Fatal Fury 3 Arrange Sound Trax
Fatal Fury 3 Arrange Sound Trax
June 7, 1995
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After the frustrating two-part arranged album release for Fatal Fury Special, SNK put things right here — packing arrangements of 15 character themes into a single wholesome 63 minute album. The composers from the original score returned to arrange various themes with bold stylings and live performances.
Following a brief arena rock-styled opening, complete with voice-overs, the album moves straight into a performance of “Big Shot!”. Arranger Masahiko Hataya stays true to his original composition, emphasising Terry Bogard’s extravagant Americanised melodies within a jazz-rock setup. But gaining a boost from the big band recording, the trumpet leads are excellently done, while the extended guitar solo from the 1:41 mark is filled with unashamed exuberance. It still sounds dated in places, but nonetheless brings a level of excitement the original only aspired to. After its underwhelming soundtrack version, “Thunderous Waves” receives a much more polished treatment here. The urban jazz vibes are considerably expanded upon, creating compelling rhythms and brooding soundscapes.
While most tracks improve on their originals, they still tend to stay very close to their original concepts. Joe Higashi’s “Taste of Crocodile”, Mochizuki Sokaku’s “Taku-Hatsu”, and Bob Wilson’s “A Taste of Honey” are primary examples — continuing to blend contemporary funk riffs with exotic instruments and chanting. Their groovy bass lines and catchy melodies are still their primary source of appeal. Nevertheless, the arrangers still shake things up towards the end of these pieces with major solos — the wild guitar improvisations on “A Taste of Honey” being a particular highlight. The traditional Japanese instruments of “Taku-Hatsu” wonderfully implemented, demonstrating SNK’s experience from the Samurai Shodown series.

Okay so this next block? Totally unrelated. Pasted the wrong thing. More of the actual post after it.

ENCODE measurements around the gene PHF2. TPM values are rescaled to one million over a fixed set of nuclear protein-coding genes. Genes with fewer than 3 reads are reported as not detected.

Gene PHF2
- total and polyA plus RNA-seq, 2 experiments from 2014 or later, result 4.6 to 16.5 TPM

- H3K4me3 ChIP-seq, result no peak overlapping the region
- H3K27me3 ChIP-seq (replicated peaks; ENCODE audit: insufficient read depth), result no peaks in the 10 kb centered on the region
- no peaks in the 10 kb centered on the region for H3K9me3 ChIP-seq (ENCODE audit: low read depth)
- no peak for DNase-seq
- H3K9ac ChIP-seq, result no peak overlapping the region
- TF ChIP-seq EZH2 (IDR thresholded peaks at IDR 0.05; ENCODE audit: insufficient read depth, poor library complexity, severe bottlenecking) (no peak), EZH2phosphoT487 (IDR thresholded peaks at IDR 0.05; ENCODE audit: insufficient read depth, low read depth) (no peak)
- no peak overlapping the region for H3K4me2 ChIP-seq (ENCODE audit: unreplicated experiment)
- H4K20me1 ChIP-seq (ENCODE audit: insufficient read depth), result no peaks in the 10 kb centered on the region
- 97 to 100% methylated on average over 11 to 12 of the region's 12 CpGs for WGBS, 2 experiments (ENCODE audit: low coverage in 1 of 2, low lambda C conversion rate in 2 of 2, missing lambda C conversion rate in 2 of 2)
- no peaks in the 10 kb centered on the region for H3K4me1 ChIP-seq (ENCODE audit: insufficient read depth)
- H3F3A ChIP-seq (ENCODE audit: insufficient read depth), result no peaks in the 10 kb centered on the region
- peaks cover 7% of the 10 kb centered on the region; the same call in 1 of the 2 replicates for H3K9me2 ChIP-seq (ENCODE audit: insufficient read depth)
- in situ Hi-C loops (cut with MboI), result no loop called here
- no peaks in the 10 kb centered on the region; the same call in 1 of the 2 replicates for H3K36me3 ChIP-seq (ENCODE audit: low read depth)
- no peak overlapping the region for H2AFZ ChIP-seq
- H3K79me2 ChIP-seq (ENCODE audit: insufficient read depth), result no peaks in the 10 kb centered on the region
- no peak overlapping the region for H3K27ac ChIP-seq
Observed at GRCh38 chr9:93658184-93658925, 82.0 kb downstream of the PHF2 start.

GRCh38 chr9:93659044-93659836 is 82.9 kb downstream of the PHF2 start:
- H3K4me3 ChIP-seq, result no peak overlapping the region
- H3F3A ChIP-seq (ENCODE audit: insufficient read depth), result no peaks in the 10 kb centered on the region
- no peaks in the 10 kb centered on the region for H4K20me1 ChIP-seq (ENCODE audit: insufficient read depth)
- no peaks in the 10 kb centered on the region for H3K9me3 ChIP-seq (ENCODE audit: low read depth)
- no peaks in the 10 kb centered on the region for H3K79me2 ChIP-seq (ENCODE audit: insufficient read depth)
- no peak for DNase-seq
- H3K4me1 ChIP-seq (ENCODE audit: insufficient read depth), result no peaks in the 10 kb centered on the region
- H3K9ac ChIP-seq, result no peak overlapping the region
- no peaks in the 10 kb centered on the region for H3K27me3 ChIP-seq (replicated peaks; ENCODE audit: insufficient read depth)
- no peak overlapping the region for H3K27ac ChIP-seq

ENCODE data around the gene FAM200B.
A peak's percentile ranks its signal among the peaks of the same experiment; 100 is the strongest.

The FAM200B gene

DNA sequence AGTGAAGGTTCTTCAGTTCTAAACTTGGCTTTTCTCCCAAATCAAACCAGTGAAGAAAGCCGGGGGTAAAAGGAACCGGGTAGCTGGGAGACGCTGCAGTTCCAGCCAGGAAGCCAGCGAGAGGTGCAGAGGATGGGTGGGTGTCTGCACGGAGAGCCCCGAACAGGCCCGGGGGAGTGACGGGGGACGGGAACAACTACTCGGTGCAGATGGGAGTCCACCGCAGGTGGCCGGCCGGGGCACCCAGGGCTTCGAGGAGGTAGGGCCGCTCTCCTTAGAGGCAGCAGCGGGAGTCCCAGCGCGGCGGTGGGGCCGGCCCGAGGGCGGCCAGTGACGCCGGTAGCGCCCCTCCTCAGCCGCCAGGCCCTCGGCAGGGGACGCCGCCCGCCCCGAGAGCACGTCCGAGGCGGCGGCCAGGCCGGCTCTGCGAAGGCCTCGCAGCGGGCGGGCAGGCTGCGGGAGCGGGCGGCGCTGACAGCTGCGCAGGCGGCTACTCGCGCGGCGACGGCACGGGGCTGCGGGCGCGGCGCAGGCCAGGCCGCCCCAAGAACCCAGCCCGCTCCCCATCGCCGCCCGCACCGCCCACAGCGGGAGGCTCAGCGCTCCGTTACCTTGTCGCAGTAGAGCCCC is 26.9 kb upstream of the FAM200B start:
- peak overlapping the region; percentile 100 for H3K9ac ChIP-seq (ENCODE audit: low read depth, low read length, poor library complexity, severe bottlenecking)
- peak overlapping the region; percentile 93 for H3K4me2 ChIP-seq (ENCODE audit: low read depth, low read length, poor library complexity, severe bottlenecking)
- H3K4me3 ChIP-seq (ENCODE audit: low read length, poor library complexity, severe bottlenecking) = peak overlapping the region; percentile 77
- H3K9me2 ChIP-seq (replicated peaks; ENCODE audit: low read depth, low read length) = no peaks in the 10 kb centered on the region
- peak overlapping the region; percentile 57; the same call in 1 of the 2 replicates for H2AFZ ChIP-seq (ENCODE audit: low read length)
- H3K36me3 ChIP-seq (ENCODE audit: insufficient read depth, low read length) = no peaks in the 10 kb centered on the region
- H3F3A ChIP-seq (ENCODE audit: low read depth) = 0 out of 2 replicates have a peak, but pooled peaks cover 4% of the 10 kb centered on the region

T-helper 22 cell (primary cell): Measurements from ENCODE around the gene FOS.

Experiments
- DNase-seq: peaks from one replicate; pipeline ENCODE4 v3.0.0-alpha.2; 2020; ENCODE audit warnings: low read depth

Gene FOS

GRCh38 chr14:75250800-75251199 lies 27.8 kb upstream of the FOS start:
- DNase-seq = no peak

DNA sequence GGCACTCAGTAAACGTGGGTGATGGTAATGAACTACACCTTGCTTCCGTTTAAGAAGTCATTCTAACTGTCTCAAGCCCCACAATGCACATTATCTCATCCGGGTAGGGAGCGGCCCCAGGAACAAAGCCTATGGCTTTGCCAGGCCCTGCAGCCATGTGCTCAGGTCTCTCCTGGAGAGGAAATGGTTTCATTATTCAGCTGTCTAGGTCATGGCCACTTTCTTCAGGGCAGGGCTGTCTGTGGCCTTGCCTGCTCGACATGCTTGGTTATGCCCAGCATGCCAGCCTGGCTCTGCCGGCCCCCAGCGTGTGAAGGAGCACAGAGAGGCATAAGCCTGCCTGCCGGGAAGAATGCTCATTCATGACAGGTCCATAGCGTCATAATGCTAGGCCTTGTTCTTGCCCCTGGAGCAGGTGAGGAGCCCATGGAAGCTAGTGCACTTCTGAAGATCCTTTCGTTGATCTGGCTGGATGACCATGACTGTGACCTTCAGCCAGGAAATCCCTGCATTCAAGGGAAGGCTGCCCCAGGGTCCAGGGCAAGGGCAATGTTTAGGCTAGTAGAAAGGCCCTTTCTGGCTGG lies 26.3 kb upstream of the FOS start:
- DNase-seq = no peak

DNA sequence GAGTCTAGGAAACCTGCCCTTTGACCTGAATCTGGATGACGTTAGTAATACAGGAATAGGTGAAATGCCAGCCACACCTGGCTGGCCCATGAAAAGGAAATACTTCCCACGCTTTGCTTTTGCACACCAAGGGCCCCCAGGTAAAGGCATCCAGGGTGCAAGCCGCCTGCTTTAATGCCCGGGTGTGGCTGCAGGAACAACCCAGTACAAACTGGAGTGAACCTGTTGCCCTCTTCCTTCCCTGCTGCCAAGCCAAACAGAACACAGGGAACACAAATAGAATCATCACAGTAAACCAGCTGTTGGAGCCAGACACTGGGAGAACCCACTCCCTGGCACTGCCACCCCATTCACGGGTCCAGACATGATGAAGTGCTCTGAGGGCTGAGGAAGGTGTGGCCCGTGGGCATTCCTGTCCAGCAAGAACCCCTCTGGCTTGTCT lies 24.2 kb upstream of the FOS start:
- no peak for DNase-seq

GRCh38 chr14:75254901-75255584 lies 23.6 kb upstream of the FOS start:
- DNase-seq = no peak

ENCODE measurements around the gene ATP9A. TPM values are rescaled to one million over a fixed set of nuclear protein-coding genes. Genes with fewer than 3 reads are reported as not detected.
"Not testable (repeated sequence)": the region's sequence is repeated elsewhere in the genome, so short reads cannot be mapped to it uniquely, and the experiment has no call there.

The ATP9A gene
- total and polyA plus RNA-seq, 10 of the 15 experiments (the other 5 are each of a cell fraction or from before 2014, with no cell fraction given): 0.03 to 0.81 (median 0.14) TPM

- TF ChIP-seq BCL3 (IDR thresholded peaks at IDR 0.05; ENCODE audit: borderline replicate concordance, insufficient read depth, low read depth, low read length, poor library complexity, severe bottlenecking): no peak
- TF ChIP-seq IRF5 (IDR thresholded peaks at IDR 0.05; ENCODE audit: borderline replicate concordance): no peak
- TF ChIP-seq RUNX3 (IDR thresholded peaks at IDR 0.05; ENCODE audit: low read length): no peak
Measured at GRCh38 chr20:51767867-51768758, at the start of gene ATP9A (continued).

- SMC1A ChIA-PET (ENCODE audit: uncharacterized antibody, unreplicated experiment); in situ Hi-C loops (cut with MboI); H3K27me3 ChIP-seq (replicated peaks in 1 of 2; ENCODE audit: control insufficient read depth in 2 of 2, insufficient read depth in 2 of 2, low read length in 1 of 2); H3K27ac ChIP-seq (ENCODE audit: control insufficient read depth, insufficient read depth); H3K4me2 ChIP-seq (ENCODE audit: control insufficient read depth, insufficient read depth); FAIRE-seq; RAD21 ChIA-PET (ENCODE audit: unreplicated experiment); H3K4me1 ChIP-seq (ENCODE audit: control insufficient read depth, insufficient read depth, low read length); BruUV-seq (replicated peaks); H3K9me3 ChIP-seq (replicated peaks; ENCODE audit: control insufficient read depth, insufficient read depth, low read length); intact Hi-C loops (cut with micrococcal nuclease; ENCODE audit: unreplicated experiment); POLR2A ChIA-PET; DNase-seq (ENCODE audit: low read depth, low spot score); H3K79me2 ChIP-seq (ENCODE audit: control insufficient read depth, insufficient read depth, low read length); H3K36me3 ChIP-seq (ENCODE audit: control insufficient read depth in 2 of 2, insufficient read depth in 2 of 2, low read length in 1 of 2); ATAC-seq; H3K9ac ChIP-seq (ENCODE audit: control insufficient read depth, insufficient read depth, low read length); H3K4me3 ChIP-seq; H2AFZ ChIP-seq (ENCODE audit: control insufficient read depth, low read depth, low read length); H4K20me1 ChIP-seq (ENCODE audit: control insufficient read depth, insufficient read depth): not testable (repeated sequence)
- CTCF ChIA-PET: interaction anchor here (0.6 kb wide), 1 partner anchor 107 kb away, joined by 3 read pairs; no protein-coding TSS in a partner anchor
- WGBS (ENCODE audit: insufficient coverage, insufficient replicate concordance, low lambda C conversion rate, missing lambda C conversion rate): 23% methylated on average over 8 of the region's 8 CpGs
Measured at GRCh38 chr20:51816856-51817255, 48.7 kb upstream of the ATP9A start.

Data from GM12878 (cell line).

Even with all their bizarre experiments and worldly samples, SNK still stay faithful to their core sound on this album. “White Franco” is likely to be a real standout for rock lovers. Guitarist Jun Kajiwara and keyboardist Nobuo Kurata really inject life into the juggernaut’s melodies and solos. It’s fantastic both melodically and rhythmically. Slowed-down and riffed-up, Ryuji Yamazaki’s “C62 -Shirokuni-” also sounds better than ever here. The two themes for antagonist Geese Howard, “That’s Geese” and “Kissed By Geese”, stay comparatively faithful to their originals — sometimes note-by-note. However, the impact of a full rock band ensures these tracks still sound pretty good. The latter isn’t quite perfect — primarily due to some dated samples — but it’s still a fine entry.
However, the most surprising entries on the album are those tracks that explore more intimate and acoustic tones. The classical training of SNK’s MARIKO stands out on “Wandering on a Piano and Harp Fantasy” — a romantic miniature featuring lavish piano work. Another gorgeous piano solo is featured on Blue Mary’s “Kiss Me” — this time of the jazzy, semi-improvised sort — giving way to moody hybridised interpretation of the secret agent. Macky closes the album with two incredible orchestrations, dedicated to the possessed Jin brothers. While their originals were impressive, these greatly elaborate on them with dark, romantic symphonic writing and cutting-edge sampling. These tracks were so well-received that SNK decided to record an entire symphonic album dedicated to the series.
The Fatal Fury 3 arranged album offers both quantity and quality. SNK’s sound team stayed faithful to the images and personalities of the various characters throughout the album. But relieved of technological and in-game restrictions, they offered much richer sounds and fleshed-out ideas. Whether the rocking anthems, jazzy improvisations, or the orchestral climax, everything is worth a listen here.
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Posted on August 1, 2012 by Chris Greening. Last modified on August 1, 2012.